Gates Foundation funds tapeworm vaccine
T. solium is a worm parasite that is transmitted between humans and pigs and causes neurocysticercosis, or brain cysts, in human hosts. It is the cause of an estimated 50,000 deaths each year, most prevalent in developing countries across Africa, China, Central and South America and South-East Asia, where hygiene standards are lax and unregulated.
“[The parasite] is the most frequent cause of late-onset seizures and epilepsy in the developing world,” said Professor Marshall Lightowlers, the principal investigator on the University of Melbourne study.
The T. solium parasite and neurocysticercosis were once endemic throughout Europe and other developed parts of the world, but improved public sanitation and other measures saw it eventually eliminated. But first-world countries are still not immune to the effects.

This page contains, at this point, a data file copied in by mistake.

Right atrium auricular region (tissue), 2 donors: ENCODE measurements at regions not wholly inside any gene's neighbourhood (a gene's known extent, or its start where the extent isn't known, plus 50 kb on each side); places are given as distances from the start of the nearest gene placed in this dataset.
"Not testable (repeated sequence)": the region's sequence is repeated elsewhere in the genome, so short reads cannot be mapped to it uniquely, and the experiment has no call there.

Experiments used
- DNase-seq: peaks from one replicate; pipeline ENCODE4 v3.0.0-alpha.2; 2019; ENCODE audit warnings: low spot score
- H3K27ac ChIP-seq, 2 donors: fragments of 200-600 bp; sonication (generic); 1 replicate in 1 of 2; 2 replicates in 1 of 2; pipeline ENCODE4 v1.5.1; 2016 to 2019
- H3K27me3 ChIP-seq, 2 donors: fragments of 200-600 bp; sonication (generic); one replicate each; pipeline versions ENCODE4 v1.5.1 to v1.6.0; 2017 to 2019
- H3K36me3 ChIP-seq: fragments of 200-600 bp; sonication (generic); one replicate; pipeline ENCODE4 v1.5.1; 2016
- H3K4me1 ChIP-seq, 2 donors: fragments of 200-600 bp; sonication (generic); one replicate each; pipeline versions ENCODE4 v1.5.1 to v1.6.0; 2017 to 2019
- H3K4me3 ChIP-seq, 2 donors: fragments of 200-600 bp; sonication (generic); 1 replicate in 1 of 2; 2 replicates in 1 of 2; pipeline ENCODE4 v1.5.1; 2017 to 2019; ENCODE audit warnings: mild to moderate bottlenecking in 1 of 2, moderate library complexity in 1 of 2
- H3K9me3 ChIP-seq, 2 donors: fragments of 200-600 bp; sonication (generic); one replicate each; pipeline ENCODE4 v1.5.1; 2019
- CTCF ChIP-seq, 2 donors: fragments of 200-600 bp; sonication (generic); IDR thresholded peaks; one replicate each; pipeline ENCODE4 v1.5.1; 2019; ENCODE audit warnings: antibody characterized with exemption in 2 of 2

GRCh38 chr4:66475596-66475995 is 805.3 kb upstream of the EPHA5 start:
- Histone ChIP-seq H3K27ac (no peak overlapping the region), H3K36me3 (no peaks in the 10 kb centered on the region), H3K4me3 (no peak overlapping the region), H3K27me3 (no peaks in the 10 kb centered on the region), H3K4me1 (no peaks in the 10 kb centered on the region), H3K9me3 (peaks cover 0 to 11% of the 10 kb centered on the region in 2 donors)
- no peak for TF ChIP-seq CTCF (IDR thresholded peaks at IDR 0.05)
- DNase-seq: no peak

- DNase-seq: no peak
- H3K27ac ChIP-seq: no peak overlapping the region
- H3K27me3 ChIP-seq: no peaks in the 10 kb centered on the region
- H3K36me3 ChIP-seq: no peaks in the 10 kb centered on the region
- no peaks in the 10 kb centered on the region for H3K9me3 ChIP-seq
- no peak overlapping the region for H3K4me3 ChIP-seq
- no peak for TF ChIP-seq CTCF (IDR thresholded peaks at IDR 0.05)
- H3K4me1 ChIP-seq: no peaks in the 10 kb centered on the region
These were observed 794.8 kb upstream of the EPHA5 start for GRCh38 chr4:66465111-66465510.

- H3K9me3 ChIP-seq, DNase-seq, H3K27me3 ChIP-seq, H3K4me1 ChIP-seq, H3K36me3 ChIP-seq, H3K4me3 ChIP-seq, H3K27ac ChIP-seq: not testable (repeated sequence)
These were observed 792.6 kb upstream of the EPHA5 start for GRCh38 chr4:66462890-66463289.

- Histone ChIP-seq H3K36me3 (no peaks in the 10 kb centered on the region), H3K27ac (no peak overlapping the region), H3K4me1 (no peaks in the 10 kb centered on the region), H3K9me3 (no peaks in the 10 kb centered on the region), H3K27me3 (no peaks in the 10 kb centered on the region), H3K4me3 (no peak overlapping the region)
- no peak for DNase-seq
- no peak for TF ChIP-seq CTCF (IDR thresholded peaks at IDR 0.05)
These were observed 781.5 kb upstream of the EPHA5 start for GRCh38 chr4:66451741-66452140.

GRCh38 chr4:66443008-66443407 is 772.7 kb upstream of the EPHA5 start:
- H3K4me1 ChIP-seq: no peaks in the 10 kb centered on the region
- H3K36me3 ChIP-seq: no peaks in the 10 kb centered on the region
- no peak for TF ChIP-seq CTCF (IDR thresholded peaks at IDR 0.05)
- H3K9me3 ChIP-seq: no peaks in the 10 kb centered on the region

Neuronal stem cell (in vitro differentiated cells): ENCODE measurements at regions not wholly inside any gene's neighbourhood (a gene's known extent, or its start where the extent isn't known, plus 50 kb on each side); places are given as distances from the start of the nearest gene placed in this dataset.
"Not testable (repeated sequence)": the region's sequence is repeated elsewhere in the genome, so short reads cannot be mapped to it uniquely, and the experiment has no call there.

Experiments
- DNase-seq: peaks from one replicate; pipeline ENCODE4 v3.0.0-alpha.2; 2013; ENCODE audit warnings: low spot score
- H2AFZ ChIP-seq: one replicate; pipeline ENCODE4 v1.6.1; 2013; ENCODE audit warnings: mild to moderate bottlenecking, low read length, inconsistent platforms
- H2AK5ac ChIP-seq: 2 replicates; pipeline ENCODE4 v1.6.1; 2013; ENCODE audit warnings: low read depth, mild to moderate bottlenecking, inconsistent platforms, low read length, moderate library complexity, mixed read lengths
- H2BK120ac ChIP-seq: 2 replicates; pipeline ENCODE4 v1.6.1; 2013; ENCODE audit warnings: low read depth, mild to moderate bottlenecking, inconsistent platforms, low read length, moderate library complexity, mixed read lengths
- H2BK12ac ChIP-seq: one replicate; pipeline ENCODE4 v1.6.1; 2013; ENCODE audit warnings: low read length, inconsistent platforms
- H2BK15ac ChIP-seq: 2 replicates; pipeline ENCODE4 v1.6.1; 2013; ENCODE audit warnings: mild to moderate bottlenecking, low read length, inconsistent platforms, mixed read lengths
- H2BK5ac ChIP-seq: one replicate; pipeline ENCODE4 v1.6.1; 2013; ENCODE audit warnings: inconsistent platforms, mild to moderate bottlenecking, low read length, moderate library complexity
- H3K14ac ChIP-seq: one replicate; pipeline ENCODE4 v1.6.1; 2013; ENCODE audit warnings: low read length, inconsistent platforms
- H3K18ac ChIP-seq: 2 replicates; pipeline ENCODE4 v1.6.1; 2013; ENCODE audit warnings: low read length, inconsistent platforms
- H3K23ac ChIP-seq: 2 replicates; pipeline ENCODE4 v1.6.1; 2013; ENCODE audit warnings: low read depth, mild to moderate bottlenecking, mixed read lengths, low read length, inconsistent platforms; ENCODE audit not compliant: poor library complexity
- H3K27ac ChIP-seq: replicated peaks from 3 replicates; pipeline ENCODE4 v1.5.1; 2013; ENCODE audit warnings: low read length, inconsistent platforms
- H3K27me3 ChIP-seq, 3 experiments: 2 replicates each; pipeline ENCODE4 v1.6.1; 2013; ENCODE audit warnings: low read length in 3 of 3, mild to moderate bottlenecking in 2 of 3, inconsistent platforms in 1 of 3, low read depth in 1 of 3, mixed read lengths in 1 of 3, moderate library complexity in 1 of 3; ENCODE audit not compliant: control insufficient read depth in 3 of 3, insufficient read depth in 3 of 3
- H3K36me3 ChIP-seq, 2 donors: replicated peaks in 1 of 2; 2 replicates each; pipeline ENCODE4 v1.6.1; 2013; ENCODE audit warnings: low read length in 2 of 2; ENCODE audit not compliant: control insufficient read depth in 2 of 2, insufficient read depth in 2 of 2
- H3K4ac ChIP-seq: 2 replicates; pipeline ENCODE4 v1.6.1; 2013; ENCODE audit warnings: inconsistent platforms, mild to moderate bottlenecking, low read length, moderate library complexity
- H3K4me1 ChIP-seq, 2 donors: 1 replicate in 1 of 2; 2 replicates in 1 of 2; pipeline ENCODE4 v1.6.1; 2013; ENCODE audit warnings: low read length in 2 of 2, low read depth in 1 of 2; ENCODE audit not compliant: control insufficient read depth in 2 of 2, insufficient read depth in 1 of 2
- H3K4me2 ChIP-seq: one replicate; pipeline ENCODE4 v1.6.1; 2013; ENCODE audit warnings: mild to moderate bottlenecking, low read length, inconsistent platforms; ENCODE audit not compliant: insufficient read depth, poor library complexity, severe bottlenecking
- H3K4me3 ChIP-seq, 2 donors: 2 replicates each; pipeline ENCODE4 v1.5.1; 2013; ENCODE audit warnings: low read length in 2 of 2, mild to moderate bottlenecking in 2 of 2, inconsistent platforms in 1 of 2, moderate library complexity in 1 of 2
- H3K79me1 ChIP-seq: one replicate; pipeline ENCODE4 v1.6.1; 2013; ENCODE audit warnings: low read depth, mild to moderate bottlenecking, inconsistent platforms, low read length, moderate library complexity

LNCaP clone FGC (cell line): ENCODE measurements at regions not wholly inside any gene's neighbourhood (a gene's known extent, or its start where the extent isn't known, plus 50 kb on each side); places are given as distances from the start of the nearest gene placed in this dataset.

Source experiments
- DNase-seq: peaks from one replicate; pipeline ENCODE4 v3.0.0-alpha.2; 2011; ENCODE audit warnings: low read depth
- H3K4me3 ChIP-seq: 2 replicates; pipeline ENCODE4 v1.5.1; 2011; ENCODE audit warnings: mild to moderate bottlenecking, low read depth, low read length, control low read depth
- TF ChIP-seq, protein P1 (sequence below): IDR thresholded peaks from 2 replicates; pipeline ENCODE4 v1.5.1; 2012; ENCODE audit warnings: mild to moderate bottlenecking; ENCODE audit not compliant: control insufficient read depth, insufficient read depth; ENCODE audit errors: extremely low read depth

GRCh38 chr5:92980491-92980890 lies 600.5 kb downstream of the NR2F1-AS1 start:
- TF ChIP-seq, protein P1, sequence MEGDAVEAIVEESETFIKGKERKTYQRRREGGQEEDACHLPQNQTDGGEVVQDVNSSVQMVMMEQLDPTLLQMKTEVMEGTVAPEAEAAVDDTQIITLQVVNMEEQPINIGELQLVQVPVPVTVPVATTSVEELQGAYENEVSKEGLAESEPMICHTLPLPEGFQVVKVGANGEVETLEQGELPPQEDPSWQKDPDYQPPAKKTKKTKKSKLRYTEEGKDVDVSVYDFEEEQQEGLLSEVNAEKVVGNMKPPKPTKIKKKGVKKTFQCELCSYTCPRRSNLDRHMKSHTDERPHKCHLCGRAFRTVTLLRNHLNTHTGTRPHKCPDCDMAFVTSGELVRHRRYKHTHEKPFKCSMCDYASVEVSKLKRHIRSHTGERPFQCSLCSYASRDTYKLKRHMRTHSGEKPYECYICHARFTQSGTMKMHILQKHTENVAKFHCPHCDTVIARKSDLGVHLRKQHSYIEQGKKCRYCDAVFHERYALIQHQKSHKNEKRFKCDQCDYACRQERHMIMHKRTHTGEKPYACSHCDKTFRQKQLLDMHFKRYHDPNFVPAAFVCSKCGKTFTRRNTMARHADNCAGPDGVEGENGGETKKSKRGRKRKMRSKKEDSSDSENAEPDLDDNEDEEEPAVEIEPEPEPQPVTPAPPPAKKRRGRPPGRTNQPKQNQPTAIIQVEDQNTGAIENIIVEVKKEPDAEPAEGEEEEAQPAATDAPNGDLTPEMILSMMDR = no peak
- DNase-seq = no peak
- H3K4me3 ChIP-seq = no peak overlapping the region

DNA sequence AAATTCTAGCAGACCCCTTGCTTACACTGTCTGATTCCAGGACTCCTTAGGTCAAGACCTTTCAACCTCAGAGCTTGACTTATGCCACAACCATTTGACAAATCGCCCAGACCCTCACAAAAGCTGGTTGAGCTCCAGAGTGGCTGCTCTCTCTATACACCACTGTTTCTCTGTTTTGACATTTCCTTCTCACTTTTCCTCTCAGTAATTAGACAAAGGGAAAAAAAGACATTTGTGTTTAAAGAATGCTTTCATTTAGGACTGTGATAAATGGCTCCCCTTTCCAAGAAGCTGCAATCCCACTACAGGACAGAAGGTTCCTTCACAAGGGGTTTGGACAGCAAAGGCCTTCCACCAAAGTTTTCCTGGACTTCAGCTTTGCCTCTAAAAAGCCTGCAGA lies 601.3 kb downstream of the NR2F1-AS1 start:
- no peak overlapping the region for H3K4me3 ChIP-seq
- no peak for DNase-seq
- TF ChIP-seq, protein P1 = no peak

“Keep in mind that people from poor countries can travel anywhere with their intestinal residents and deliver their tapeworm eggs to you or me,” said Professor Lightowlers.
“So it is vital in the global sense to see a reduction in the parasite’s transmission.”
The University of Melbourne has already developed a vaccine for use in pigs against infection from T. solium, which is on the brink of becoming commercially available as of next year. But to be successful, the vaccine requires two immunisations — a near-to-impossible feat in countries where pig communities are free-roaming and not closely monitored.
The team will therefore use the Gates Foundation grant to assist with the development of a one-shot vaccine. The university will collaborate with the Massachusetts Institute of Technology (MIT), which will test vaccine formulations and forward them on to The University of Melbourne for clinical trials.
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